Anne M. Buckley, who served as editor in chief of Catholic New York from 1991 to 2000 and was one of the founders of the archdiocesan newspaper a decade earlier, died April 23. She was 87.
Ms. Buckley, along with Gerald M. Costello, the founding editor in chief, and Arthur McKenna, the general manager, were the team that established Catholic New York under Cardinal Terence Cooke in 1981.
During the next two decades, first as managing editor and then as editor in chief, Ms. Buckley helped to position Catholic New York as the standard bearer among Catholic diocesan weeklies in the United States.
At her retirement in late 2000, Ms. Buckley said she found it rewarding to be part of a newspaper well received from the start “by its readers and its peers in the Catholic and general press, a fact that enhanced the influence of the Church and contributed to its mission of evangelization.”
“The job never lost its excitement,” Ms. Buckley said at the time. “I will look back on it all with a measure of satisfaction.”
In 2001, Ms. Buckley received the Catholic Press Association’s highest honor, the St. Francis de Sales Award, which she called “a great honor and a beautiful crown to my career.” Her award nomination noted she had made “many personal sacrifices to assure that Catholic New York remained a flagship paper for the Catholic press.”
Ms. Buckley, ever the editor, said the first-place honors for general excellence and other prizes CNY took home in the CPA journalism competition that year were “even more precious because they represent the team effort that has gone into making Catholic New York the top diocesan paper in the country.”
She was a “lifer” in the Catholic Press, having served on the staff of The Advocate, newspaper of the Archdiocese of Newark, for 29 years, beginning as a reporter right out of college and rising to managing editor, before coming to Catholic New York.
She was known for an elegant writing style most commonly evidenced in her Editor’s Report columns, which were regularly cited for distinction as well as being popular with CNY readers.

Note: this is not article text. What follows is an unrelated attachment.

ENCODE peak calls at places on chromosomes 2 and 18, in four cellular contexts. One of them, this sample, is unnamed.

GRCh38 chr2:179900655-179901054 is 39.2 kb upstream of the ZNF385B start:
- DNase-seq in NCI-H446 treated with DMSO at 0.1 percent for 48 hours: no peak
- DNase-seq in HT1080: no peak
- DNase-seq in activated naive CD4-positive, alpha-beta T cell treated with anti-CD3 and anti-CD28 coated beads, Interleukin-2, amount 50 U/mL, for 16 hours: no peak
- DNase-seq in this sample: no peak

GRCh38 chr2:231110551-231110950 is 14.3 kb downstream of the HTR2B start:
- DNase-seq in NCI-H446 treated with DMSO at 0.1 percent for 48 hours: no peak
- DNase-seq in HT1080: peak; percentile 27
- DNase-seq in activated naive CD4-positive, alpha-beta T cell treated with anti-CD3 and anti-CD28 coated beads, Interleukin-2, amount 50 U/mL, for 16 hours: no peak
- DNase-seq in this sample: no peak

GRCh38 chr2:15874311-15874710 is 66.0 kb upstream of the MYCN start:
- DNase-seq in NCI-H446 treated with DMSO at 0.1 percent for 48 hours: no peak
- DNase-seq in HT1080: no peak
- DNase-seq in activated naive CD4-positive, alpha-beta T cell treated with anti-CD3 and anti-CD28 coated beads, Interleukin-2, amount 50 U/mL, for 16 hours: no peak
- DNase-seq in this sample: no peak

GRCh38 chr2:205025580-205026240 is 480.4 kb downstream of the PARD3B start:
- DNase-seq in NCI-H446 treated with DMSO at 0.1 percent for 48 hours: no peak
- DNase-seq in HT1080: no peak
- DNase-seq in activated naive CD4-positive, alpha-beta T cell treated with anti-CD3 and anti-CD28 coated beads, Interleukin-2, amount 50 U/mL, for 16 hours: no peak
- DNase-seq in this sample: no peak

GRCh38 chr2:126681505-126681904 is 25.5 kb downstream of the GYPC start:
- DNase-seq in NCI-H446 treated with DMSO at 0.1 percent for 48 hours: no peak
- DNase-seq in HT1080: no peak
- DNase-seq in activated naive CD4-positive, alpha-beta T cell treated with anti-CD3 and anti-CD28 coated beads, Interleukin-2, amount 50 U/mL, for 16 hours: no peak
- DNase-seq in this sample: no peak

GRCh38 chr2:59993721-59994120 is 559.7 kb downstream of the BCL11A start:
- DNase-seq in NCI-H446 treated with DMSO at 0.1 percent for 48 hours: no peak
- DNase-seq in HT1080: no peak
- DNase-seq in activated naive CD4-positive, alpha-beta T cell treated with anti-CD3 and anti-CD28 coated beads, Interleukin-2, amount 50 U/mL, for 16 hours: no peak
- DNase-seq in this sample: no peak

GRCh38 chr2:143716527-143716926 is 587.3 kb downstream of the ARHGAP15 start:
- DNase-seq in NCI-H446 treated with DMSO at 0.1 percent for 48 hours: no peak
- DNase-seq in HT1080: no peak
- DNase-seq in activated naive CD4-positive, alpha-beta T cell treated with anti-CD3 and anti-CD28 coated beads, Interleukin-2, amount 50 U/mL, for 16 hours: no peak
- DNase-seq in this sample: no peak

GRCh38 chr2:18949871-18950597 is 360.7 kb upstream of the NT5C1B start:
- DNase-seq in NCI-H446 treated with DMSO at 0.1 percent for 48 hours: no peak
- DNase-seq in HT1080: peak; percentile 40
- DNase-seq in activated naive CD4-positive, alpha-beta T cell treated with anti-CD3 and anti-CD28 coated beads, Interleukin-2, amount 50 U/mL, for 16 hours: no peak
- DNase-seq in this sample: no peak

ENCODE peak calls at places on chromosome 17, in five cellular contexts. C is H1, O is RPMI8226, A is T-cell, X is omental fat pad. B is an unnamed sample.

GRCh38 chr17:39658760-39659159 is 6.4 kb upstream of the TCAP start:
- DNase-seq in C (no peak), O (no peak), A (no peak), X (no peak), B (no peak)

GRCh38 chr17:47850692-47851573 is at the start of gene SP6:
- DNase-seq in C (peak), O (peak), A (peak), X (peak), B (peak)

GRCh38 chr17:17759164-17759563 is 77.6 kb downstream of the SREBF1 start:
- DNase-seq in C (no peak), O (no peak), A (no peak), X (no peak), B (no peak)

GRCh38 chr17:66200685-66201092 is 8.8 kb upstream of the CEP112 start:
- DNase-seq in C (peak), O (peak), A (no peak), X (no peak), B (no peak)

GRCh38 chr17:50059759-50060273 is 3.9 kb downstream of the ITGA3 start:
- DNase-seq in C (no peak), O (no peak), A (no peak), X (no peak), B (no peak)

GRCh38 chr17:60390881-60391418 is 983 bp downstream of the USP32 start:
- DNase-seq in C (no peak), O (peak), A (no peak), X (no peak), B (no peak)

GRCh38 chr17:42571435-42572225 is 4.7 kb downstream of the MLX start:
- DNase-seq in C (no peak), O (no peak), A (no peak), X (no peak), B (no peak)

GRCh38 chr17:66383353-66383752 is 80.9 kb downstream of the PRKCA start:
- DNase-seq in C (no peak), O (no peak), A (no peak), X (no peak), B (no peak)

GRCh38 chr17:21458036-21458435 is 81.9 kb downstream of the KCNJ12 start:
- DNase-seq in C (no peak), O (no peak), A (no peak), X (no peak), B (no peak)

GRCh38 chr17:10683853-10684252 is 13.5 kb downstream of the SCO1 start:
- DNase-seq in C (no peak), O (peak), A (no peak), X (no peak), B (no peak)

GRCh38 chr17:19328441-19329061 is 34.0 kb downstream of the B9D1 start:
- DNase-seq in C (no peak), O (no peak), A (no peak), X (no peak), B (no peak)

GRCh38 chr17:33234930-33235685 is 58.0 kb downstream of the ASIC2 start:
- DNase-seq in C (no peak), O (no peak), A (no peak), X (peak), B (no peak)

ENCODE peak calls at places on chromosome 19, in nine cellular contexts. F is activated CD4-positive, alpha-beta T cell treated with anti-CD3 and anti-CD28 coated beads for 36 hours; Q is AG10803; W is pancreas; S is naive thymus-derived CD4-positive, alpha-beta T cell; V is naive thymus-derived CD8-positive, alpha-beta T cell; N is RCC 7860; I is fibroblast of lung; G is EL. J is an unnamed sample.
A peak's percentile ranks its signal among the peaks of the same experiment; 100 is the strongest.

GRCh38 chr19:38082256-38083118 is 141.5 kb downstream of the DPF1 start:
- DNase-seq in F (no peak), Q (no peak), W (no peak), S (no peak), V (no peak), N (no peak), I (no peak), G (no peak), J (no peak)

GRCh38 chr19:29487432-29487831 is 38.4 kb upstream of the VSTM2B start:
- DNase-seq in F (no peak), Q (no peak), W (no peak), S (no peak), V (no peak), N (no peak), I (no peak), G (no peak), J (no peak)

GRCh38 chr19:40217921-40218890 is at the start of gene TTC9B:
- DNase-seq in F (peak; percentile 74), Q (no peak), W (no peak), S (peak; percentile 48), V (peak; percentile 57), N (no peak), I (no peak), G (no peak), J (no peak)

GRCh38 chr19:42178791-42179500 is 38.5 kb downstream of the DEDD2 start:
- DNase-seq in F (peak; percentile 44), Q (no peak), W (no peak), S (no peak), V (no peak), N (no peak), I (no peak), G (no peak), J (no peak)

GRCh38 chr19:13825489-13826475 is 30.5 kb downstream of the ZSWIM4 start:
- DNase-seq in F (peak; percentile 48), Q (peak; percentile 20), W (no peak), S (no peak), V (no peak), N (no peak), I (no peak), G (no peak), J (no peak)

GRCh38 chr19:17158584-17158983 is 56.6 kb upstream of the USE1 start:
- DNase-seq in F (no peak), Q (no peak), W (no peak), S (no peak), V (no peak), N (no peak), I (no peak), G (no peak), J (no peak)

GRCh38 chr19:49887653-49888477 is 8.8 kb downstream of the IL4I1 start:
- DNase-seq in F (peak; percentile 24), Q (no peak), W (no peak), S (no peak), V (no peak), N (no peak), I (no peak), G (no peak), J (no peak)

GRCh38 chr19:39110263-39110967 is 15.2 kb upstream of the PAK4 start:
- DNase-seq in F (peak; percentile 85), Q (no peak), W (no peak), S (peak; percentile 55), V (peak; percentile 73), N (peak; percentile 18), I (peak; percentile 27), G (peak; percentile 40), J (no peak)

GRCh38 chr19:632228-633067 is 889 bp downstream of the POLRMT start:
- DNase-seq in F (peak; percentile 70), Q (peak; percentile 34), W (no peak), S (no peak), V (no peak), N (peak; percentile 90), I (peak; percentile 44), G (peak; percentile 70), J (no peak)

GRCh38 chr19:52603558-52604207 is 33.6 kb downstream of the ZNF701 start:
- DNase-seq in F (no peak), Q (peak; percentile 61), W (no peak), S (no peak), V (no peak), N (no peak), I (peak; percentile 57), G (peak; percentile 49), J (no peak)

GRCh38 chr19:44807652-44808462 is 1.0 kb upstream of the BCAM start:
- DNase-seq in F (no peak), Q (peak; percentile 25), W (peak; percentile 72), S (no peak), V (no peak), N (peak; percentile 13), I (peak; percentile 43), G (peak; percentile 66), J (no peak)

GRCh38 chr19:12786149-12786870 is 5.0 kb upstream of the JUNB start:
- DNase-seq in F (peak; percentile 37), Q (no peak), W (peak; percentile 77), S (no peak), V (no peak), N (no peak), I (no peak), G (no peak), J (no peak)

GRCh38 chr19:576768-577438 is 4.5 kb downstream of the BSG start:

Her service as editor in chief fell almost entirely during Cardinal John O’Connor’s tenure as Archbishop of New York.
In a column about the cardinal, written at the time of his 80th birthday in January 2000, just months before his death that May, Ms. Buckley captured him this way:
“Cardinal O’Connor has looked for the best in all of us. It’s not always easy to do that kind of job. But those of whom he has expected much are those who have grown to love him most. It showed during the 80th birthday celebrations.”
The column was headlined, “New York Loves a Winner,” a phrase she undoubtedly selected. As an editor, Ms. Buckley always searched for a better way to tell the story, another question to ask or one more lead to pursue.
Msgr. Peter G. Finn, the pastor of Blessed Sacrament parish on Staten Island and dean of the Staten Island Deanery, worked closely with Ms. Buckley when he was director of communications in the archdiocese, 1983-1989.
“She was extremely talented and perceptive and very exacting in her reporting,” Msgr. Finn recalled. “Her writing had a comforting and serene flow to it, even in times of crisis. She was careful and precise.”
He also cited Ms. Buckley’s sense of loyalty “to her craft, and to the people she worked with and cared about,” and her “great sense of humor.”
Msgr. Finn was one of the concelebrants of Ms. Buckley’s April 27 Funeral Mass at St. Aloysius Church in Caldwell, N.J.
Patrice Liquori, who was an intern under Ms. Buckley in the summers of 1986-1987, during her student days at Manhattan College, and later was a freelance writer for Catholic New York, called her mentor’s death “a true loss.”
“I can’t think of a time in my professional working life when Anne wasn’t a part of it,” Ms. Liquori said. “She was tough, but fair.”
In 1994, the Ladies of Charity of the Archdiocese of New York honored Ms. Buckley with their St. Louise de Marillac award. Cardinal O’Connor, writing in his own “From My Viewpoint” column in CNY, said Ms. Buckley’s designation “was no mean feat for any newspaper editor in chief, secular or religious.”
The cardinal went on to say that he did not universally agree with CNY’s editorials, or its news judgment. However, his overall assessment was that Ms. Buckley published “a top-drawer, interesting, readable, sometimes provocative, always thoroughly Catholic newspaper.”
He ended by citing Ms. Buckley as a “true professional, true Catholic, true newswoman.”
A native of Glen Ridge, N.J., she was a graduate of Caldwell College with a degree in English. In 1999, the college awarded her an honorary doctorate of humane letters.
For many years, Ms. Buckley was the caregiver to her elderly mother, Kathryn, who predeceased her.
Ms. Buckley was buried in Immaculate Conception Cemetery in Montclair, N.J.
Friends and former colleagues are invited to remember Ms. Buckley at a Mass in St. John the Evangelist Church in Manhattan, Wednesday, May 29, at 12:10 p.m.